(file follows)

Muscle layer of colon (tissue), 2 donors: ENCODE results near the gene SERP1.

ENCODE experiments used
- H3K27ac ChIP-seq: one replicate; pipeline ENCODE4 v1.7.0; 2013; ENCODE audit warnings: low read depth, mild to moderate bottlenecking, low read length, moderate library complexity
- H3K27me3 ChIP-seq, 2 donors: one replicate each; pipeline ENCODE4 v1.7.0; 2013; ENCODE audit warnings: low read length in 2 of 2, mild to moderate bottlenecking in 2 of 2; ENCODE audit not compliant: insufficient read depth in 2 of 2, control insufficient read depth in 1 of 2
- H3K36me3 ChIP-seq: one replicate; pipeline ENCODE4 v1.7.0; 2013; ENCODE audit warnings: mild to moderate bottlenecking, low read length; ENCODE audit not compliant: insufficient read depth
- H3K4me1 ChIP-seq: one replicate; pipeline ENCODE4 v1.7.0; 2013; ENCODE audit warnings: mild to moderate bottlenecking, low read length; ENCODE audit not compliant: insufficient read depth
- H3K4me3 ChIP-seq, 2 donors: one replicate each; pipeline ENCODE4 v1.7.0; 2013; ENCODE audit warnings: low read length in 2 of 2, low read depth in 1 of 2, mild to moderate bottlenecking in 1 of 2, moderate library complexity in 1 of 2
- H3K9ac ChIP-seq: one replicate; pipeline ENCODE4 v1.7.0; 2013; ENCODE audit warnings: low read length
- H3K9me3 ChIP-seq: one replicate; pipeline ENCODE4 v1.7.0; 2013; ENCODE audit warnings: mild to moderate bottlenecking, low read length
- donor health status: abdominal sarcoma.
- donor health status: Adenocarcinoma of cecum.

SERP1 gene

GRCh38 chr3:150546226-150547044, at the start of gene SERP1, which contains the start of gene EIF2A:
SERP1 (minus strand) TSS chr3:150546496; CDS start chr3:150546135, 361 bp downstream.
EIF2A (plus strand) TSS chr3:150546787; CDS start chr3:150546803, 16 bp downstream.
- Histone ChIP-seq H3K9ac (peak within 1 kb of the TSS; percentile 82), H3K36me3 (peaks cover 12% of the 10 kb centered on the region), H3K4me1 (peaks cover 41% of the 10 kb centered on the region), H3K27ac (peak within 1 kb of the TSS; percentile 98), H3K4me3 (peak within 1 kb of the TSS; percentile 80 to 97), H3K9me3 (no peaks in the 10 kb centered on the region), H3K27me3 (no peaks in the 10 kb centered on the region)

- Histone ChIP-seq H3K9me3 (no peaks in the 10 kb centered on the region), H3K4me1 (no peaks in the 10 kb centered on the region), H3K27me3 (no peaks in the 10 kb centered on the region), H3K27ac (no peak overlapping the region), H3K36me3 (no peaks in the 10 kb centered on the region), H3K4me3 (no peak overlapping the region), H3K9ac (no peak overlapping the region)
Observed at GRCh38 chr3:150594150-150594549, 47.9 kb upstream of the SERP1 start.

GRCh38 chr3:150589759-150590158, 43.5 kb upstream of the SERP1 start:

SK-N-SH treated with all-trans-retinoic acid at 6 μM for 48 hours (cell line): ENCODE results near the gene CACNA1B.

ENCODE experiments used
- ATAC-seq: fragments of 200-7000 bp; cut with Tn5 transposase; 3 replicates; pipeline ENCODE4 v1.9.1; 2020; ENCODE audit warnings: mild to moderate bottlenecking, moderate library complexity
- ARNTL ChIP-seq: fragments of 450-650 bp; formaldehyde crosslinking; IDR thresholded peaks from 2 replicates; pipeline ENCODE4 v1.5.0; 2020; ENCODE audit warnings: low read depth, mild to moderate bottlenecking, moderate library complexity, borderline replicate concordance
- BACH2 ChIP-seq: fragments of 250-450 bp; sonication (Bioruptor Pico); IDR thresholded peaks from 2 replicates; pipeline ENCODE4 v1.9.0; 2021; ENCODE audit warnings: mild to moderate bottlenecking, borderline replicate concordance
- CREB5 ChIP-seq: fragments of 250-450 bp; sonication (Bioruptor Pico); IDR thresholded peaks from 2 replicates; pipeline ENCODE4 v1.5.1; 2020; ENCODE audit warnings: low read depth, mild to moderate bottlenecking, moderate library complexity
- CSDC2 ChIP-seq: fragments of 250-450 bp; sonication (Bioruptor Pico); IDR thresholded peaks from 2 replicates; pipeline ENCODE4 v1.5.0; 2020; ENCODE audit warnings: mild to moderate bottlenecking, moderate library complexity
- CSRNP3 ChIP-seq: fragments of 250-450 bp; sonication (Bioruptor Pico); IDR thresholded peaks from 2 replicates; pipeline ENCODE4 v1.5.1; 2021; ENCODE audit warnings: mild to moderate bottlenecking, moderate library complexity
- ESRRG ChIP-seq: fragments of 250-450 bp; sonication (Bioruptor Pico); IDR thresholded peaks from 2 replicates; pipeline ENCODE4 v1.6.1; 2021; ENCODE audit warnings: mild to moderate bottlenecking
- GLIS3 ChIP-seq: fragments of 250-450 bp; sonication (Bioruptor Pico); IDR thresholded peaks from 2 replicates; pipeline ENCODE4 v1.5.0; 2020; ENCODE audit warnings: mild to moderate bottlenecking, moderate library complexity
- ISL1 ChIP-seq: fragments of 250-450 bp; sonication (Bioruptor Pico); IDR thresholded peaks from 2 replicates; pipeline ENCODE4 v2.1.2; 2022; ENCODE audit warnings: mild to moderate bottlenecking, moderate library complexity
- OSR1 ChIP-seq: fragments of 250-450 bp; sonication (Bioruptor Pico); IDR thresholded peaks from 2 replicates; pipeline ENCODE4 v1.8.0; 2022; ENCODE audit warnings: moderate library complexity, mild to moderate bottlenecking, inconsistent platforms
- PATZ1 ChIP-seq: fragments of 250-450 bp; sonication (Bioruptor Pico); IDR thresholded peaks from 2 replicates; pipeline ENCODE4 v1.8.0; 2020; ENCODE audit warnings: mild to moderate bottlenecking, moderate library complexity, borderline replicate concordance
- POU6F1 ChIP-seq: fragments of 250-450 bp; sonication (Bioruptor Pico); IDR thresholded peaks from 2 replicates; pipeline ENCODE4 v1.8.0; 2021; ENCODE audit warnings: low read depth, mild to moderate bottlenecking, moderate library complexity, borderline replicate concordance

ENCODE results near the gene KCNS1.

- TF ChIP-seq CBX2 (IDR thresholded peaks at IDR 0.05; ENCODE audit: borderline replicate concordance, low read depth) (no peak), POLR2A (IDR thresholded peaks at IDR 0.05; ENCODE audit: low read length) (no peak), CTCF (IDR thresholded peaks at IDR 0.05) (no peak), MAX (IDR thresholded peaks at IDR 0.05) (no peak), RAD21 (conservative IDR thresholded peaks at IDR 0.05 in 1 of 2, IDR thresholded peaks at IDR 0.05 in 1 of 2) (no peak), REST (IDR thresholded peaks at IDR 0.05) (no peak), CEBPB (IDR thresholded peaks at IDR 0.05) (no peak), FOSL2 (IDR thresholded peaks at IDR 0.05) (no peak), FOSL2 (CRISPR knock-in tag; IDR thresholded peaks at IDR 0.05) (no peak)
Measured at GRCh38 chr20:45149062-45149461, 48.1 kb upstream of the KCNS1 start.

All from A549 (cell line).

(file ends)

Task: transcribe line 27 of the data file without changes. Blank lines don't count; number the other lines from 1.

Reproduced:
- CSRNP3 ChIP-seq: fragments of 250-450 bp; sonication (Bioruptor Pico); IDR thresholded peaks from 2 replicates; pipeline ENCODE4 v1.5.1; 2021; ENCODE audit warnings: mild to moderate bottlenecking, moderate library complexity